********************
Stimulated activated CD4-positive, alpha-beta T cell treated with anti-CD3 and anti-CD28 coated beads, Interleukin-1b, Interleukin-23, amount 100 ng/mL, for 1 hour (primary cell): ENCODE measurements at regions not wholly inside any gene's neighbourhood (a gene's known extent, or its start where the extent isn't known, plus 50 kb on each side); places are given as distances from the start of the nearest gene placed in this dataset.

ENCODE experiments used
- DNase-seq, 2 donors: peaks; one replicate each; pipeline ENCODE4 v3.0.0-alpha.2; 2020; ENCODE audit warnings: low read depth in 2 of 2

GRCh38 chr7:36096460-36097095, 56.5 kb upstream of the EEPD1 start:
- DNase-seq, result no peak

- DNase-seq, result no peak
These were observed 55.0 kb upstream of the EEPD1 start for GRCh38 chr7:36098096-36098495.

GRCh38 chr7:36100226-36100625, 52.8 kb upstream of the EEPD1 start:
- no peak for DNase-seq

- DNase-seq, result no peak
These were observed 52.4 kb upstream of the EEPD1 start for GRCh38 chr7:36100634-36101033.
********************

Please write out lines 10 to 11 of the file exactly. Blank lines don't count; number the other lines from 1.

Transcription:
- DNase-seq, result no peak
These were observed 52.4 kb upstream of the EEPD1 start for GRCh38 chr7:36100634-36101033.